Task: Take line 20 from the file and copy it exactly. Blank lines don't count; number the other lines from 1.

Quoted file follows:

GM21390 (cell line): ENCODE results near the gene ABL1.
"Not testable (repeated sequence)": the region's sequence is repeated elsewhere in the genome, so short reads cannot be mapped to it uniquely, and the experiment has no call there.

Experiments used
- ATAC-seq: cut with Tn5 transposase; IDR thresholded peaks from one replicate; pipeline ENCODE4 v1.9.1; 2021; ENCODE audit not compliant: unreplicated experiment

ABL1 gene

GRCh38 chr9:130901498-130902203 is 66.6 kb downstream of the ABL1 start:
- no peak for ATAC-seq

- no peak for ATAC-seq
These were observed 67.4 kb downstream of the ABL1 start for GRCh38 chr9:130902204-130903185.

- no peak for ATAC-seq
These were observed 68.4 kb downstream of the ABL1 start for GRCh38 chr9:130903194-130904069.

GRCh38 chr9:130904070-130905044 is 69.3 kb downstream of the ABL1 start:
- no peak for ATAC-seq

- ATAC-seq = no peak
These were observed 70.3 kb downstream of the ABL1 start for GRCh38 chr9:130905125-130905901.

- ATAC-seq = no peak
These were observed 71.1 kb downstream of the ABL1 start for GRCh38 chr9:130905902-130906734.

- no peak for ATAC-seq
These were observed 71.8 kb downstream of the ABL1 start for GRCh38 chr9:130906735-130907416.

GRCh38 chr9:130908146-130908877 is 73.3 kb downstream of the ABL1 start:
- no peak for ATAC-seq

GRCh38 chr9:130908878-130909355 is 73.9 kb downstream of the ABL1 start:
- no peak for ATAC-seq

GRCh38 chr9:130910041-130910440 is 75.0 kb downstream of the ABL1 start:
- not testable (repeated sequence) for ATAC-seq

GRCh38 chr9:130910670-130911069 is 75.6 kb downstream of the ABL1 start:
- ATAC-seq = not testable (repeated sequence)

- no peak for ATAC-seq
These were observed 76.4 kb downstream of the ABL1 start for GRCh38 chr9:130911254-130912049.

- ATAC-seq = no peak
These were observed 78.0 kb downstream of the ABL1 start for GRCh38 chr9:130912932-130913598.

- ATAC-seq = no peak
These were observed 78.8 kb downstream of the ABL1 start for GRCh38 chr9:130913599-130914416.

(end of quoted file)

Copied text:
GRCh38 chr9:130908146-130908877 is 73.3 kb downstream of the ABL1 start: